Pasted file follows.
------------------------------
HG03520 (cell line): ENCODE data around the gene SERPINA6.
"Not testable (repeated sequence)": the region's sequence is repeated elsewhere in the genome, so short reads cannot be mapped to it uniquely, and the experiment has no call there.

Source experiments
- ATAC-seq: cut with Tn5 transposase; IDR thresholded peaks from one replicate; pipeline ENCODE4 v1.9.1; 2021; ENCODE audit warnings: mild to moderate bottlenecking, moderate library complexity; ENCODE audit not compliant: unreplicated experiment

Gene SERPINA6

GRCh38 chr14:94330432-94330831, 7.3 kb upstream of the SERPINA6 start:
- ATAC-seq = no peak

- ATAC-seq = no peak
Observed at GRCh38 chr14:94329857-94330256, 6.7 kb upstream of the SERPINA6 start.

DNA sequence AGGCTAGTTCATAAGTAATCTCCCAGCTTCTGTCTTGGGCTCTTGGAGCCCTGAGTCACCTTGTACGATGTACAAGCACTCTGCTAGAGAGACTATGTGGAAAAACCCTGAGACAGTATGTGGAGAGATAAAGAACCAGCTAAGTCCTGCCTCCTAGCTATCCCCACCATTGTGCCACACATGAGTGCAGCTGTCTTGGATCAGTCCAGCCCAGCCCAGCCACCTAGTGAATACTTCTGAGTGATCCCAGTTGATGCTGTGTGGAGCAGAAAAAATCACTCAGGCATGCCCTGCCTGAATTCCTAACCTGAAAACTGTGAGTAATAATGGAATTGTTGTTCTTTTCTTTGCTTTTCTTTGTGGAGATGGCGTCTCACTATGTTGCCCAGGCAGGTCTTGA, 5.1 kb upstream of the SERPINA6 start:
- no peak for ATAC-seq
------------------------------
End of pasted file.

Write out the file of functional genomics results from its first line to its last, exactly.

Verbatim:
HG03520 (cell line): ENCODE data around the gene SERPINA6.
"Not testable (repeated sequence)": the region's sequence is repeated elsewhere in the genome, so short reads cannot be mapped to it uniquely, and the experiment has no call there.

Source experiments
- ATAC-seq: cut with Tn5 transposase; IDR thresholded peaks from one replicate; pipeline ENCODE4 v1.9.1; 2021; ENCODE audit warnings: mild to moderate bottlenecking, moderate library complexity; ENCODE audit not compliant: unreplicated experiment

Gene SERPINA6

GRCh38 chr14:94330432-94330831, 7.3 kb upstream of the SERPINA6 start:
- ATAC-seq = no peak

- ATAC-seq = no peak
Observed at GRCh38 chr14:94329857-94330256, 6.7 kb upstream of the SERPINA6 start.

DNA sequence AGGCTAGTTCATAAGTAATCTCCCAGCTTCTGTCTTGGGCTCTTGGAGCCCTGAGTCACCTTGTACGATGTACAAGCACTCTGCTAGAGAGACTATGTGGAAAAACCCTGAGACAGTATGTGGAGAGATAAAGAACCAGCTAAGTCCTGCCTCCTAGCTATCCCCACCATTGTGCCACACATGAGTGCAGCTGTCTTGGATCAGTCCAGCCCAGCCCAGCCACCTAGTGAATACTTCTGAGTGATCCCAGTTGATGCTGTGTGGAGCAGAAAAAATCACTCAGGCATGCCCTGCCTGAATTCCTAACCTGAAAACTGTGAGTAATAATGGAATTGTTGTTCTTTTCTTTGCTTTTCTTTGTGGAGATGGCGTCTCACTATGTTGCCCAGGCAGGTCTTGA, 5.1 kb upstream of the SERPINA6 start:
- no peak for ATAC-seq